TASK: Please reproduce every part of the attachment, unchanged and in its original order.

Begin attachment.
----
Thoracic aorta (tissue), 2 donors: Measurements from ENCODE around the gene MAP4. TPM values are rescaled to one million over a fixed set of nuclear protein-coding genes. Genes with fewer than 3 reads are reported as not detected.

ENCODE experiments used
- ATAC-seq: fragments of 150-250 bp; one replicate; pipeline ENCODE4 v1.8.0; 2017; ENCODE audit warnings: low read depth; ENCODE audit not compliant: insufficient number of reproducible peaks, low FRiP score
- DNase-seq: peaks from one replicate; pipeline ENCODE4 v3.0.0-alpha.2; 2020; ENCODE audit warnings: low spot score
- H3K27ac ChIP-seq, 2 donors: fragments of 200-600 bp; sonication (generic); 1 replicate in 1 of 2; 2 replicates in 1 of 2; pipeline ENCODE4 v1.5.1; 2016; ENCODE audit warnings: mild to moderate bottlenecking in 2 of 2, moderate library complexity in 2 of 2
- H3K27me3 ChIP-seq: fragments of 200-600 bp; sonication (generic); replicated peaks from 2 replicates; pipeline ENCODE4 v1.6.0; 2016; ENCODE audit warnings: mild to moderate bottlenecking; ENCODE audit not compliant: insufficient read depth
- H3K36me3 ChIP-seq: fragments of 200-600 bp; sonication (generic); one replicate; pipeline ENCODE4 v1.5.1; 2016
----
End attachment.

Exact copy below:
Thoracic aorta (tissue), 2 donors: Measurements from ENCODE around the gene MAP4. TPM values are rescaled to one million over a fixed set of nuclear protein-coding genes. Genes with fewer than 3 reads are reported as not detected.

ENCODE experiments used
- ATAC-seq: fragments of 150-250 bp; one replicate; pipeline ENCODE4 v1.8.0; 2017; ENCODE audit warnings: low read depth; ENCODE audit not compliant: insufficient number of reproducible peaks, low FRiP score
- DNase-seq: peaks from one replicate; pipeline ENCODE4 v3.0.0-alpha.2; 2020; ENCODE audit warnings: low spot score
- H3K27ac ChIP-seq, 2 donors: fragments of 200-600 bp; sonication (generic); 1 replicate in 1 of 2; 2 replicates in 1 of 2; pipeline ENCODE4 v1.5.1; 2016; ENCODE audit warnings: mild to moderate bottlenecking in 2 of 2, moderate library complexity in 2 of 2
- H3K27me3 ChIP-seq: fragments of 200-600 bp; sonication (generic); replicated peaks from 2 replicates; pipeline ENCODE4 v1.6.0; 2016; ENCODE audit warnings: mild to moderate bottlenecking; ENCODE audit not compliant: insufficient read depth
- H3K36me3 ChIP-seq: fragments of 200-600 bp; sonication (generic); one replicate; pipeline ENCODE4 v1.5.1; 2016